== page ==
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Global fossil fuel divestment continues to grow, with new figures showing that divestment has doubled in size, and now represents $5 trillion in assets under management across 688 institutions in 76 countries.

Clean Power

Fossil Fuel Divestment Doubles In Size, Reaching $5 Trillion

Global fossil fuel divestment continues to grow, with new figures showing that divestment has doubled in size, and now represents $5 trillion in assets under management across 688 institutions in 76 countries.

Global fossil fuel divestment continues to grow, with new figures showing that divestment has doubled in size, and now represents $5 trillion in assets under management across 688 institutions in 76 countries.

According to a new report from Arabella Advisors, the global divestment of fossil fuels doubled in size since September of 2015, and contains commitments from 688 institutions and 58,399 individuals, across 76 countries, representing $5 trillion in assets under management. The report, Global Fossil Fuel Divestment and Clean Energy Investment Movement, was published Monday by the Divest-Invest network exactly a year after the Paris Agreement was reached.

“As we enter the final weeks of 2016, the hottest year in history, the success of the divestment movement is undeniable,” said May Boeve, 350.org Executive Director. “What began on a few college campuses in the US has spread to every corner of the world, squarely into the financial mainstream. Divestment has permeated every sector of society: from universities and pension funds, to philanthropic and cultural institutions, to cities, faith groups, insurance companies and more. Now at $5 trillion, the movement is unstoppable. Institutions and investors must choose whether to be on the right side of history.”

“In the face of intensifying climate impacts, and regressive and anti-climate governments like the Trump administration, it’s more critical than ever that our institutions — especially at the local level — step up to break free from fossil fuel companies.”

The authors of the report make an interesting analysis of the global divestment movement, which originally started out as a movement “sparked by mission-driven institutions acting out of a moral imperative to confront the climate crisis.” The second wave of divestment was “driven by financial concerns about economic risk from stranded fossil fuel assets” — a topic we have discussed at length here at CleanTechnica. However, the authors note that since then, the reasons for divestment have expanded, and gained more legitimacy:

“Now, diverse legal scholars, businesses, and investors are warning that fiduciaries who fail to consider climate change risks in their investment analyses and decisions may be at risk of breaching their legal duty as fiduciaries. The emerging view that fiduciary duty may actively compel divestment of fossil fuels has the potential to pressure financial managers and institutions that once argued their fiduciary roles acted as a barrier to consideration of climate risk.”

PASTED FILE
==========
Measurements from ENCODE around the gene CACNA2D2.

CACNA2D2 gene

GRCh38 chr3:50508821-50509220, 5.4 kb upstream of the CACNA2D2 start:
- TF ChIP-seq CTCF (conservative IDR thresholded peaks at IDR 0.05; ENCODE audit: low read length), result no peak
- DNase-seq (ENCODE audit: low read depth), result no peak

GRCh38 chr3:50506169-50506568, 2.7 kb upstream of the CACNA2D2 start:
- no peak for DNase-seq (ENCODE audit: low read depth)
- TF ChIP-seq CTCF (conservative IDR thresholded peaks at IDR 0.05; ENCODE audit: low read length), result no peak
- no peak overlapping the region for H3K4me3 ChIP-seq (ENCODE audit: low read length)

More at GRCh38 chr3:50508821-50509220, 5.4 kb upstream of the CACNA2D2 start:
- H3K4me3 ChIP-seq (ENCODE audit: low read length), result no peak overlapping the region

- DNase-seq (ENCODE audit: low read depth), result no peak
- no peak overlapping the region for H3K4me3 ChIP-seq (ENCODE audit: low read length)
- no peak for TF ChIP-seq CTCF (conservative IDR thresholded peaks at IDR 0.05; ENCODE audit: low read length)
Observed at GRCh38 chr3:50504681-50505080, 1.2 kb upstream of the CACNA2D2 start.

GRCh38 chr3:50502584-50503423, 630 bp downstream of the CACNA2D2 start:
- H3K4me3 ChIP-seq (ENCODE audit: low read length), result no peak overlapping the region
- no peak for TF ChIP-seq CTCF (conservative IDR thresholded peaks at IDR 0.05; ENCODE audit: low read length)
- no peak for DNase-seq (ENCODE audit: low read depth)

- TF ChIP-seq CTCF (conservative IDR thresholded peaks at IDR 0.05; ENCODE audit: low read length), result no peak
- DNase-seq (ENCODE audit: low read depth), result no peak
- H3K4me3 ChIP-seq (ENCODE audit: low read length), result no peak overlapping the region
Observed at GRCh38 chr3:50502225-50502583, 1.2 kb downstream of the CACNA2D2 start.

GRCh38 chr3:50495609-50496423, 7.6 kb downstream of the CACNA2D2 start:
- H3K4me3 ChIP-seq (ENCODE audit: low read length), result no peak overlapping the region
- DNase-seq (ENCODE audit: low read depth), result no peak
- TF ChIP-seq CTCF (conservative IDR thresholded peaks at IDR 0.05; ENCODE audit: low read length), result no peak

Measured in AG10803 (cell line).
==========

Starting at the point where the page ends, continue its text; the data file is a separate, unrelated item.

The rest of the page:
“The financial markets are fast losing faith in the investment case for fossil fuels,” said Mark Campanale, founder and executive director of Carbon Tracker Initiative. “A technological revolution is underway in the energy and transportation sectors, as cheap solar and electric cars take away demand for coal and oil. With a climate trifecta of physical risks, stranded assets and the threat of legal liability — fiduciaries are now on notice to implement measures to protect their portfolios. Over time, climate risk management will likely become an enforceable obligation, as financial market regulators stand ready to move from rhetoric to tough action.”

The outworking of these trends is the emergence of new clean energy investment vehicles, fossil-free funds, large investment deals, capital commitments, and coalitions all driving more capital to the clean energy sector — buoyed by the clean energy sector’s own growth and development. As such, clean energy investment reached $329 billion in 2015, thanks in part to several divesting institutions making commitments to redirect their investments to clean energy. Specifically, the report concludes that individuals and institutions “that have pledged to both divest and invest in clean energy and climate solutions collectively hold $1.3 trillion in assets” — a healthy reservoir of potential investment into clean energy.

 
 
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